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Geezer horror?  If there is such a thing than HOMEBODIES is easily the finest example of such, a wildly entertaining lark about old people on a killing spree that’s funny, stylish and, finally, deeply menacing. 

The Package 
     Old people were a frequent source of terror in horror/exploitation movies during the early seventies, of which HOMEBODIES, released in 1974, is a prime example (others include the Peter Walker Britsploiters FRIGHTMARE and HOUSE OF WHIPCORD).  The basic premise of HOMEBODIES--geezers desperate to stay in a condemned apartment building--should be familiar to many of you, as it’s essentially identical to that of the Steven Spielberg produced comedy BATTERIES NOT INCLUDED, from 1987.  In tone, however, the two films couldn’t be more different, as HOMEBODIES forsakes the mawkishness of that film as well as the grindhouse scuzziness of the abovementioned Peter Walker flicks.
     HOMEBODIES may be exploitation, but it’s done with a degree of skill uncommon in or out of the exploitation arena, and features an impressive cast of veteran character actors, including Ian Wolfe, a reliable film presence since the thirties (in films ranging from the Val Lewton production BEDLAM to George Lucas’s THX-1138) and Ruth McDevitt, who may be familiar from her appearances in THE BIRDS and KOLACHAK, THE NIGHT STALKER.  Also look for Kenneth Tobey in a small role, a genre legend in films like the original THING, THE BEAST FROM 20,000 FATHOMS, THE HOWLING and countless others.

The Story 
     An old building in the midst of downtown Cincinnati has been slated for demolition.  Miss Pollack, an attractive young woman employed by the city, arrives at the site to give notice to the building’s last remaining residents, a motley group of six seventysomethings.  Their reaction to Miss Pollack’s presence is hostile and the geezers bodily throw her out.  The city retaliates by turning off the building’s gas and electricity, which only gives the old folks inside, led by the controlling Mattie and her best friend Miss Emily--who spends her days chatting with her long dead husband and refuses to leave her apartment room--a new-found sense of community.
     Several of the workmen set to demolish the building meet with suspicious accidents at a nearby construction site: a snapped wire plunges one man to his death and faulty wiring electrocutes three others.  Could our lovable protagonists be involved?  It certainly seems that way, especially since the ever-watchful Mattie is at the sight of both incidents, intently viewing everything that occurs.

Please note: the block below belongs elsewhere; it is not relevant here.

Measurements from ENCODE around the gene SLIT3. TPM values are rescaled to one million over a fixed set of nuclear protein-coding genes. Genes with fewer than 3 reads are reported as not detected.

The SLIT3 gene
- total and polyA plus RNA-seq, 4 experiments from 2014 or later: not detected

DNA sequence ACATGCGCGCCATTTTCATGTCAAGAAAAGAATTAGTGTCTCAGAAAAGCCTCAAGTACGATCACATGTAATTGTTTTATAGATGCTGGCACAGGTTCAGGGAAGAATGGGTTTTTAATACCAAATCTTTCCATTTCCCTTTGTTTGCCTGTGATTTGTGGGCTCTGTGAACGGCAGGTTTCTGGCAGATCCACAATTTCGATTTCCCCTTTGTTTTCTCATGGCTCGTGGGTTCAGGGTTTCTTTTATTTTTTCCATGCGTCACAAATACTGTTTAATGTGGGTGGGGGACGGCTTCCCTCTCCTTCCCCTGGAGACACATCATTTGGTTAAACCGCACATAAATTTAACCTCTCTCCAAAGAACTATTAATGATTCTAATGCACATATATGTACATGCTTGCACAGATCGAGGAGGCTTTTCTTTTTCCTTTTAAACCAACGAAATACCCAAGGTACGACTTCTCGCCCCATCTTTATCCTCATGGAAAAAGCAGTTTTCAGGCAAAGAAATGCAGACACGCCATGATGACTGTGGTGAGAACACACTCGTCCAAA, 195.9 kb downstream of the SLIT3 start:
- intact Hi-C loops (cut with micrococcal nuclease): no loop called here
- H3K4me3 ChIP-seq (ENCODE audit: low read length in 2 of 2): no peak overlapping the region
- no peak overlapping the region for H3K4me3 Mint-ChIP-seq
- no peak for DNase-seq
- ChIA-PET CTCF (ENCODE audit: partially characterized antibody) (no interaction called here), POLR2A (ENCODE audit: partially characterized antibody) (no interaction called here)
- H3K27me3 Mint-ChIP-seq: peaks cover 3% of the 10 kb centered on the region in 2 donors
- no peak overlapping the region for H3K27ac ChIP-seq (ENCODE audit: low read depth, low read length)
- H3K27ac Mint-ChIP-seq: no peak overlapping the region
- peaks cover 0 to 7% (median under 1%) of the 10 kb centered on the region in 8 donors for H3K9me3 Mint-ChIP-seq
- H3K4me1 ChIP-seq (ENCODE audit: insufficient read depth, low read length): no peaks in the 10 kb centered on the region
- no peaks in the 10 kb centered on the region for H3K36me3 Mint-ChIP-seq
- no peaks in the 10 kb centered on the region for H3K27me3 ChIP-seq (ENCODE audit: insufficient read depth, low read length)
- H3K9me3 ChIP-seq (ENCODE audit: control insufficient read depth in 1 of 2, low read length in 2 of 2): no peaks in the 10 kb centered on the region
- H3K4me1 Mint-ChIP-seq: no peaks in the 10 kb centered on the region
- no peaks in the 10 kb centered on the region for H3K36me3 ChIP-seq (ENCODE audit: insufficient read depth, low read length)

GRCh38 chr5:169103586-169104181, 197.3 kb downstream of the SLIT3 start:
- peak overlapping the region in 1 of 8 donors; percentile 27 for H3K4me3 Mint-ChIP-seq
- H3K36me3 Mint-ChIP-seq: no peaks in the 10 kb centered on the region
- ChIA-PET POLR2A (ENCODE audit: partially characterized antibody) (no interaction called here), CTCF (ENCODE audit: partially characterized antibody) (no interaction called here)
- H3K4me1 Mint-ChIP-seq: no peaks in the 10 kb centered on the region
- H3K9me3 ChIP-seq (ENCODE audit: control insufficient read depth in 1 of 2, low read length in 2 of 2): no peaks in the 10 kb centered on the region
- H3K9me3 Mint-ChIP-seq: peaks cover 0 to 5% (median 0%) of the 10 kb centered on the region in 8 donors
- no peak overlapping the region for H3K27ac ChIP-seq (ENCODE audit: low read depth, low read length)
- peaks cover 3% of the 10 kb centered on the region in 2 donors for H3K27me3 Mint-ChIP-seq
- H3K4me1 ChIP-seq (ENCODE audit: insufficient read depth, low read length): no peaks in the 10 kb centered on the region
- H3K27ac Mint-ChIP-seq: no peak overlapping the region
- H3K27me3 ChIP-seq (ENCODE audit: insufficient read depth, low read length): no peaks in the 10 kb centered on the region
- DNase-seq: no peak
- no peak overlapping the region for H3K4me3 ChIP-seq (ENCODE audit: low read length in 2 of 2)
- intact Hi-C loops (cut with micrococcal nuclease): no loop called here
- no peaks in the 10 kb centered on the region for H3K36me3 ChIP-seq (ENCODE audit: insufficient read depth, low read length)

Not long after this Miss Pollack returns with the police and forcibly hustles the condemned building’s residents off to an old folks’ home.  She only manages to nab four of them, with Mattie and Miss Emily staying behind.  Miss Pollack comes back to collect the two holdouts and Miss Emily stabs her to death with a butcher knife. 
     Emboldened, the deadly sextuplet (the four who were hustled off to the old folks’ home having promptly made their way back) set their sights on the construction foreman, tying him up and encasing him in cement.  Another construction worker meets his end when one of our “heroes” hijacks a wrecking ball and brings it down on the port-a-potty where the unfortunate worker happens to be.
     With so much killing going on, dissention among the homicidal over-the-hill gang is inevitable.  One of them, the morally upstanding Mrs. Loomis, resolves to tell the police everything, but Mattie silences her--for good--by bashing an urn containing the ashes of Miss Emily’s dead husband over Mrs. Loomis’ head.  Now, it seems, the out-of-control Mattie is the problem, and will have to be got rid of by her former friends. 

The Direction 
     Director Larry Yust was not a prolific filmmaker.  He’s probably best known outside HOMEBODIES for his 1973 Iceberg Slim adaptation TRICK BABY, one of his three feature films, the last of which, the forgettable comedy SAY YES, was released back in 1986.  HOMEBODIES belies Yust’s limited resume, as it’s a deeply assured, fully realized piece of work that’s both grim and darkly funny in equal measure.  The problems faced by the elderly are convincingly handled with great sensitivity, in scenes like the one where the protagonists push a corpse in a wheelchair down a sloped sidewalk...which, the film makes clear, is not particularly easy for frail seventysomethings!  In deference to such frail characters, the atmosphere is kept quiet and stately and the pacing deliberate--not slow, mind you, just deliberate, which ideally suits the proceedings.  The performances are uniformly excellent, particularly that of 74-year-old Paula Trueman, who’s both scary and loveable as Mattie, the ringleader of the mayhem.
     Another plus is the script, co-written by Yust, which demonstrates real ingenuity in the gross-out bits, particularly a priceless gag involving a corpse’s foot that I know I won’t be forgetting any time soon.  If there’s a weak spot, it occurs when Mattie tries to commandeer a car, which Yust overlays with annoying forced slapstick (nor does he satisfactorily explain how she so quickly arrives back at the central location after abandoning the vehicle on a bridge miles away).  Otherwise, however, the film is superbly realized in every respect.

Vital Statistics 

Cinema Entertainment Corporation 

Director: Larry Yust
Producer: Marshal Backlar
Screenplay: Larry Yust, Howard Kaminsky, Bennett Sims
Cinematography: Isidore Mankofsky
Editing: Peter Parasheles
Cast: Douglas Fowley, Ruth McDevitt, Frances Fuller, Ian Wolfe, William Hansen, Paula Trueman, William Benedict, Peter Brocco, John Craig, Norman Gottschalk, Michael Johnson, Wesley Lau, Linda Marsh, Eldon Quick, Kenneth Tobey

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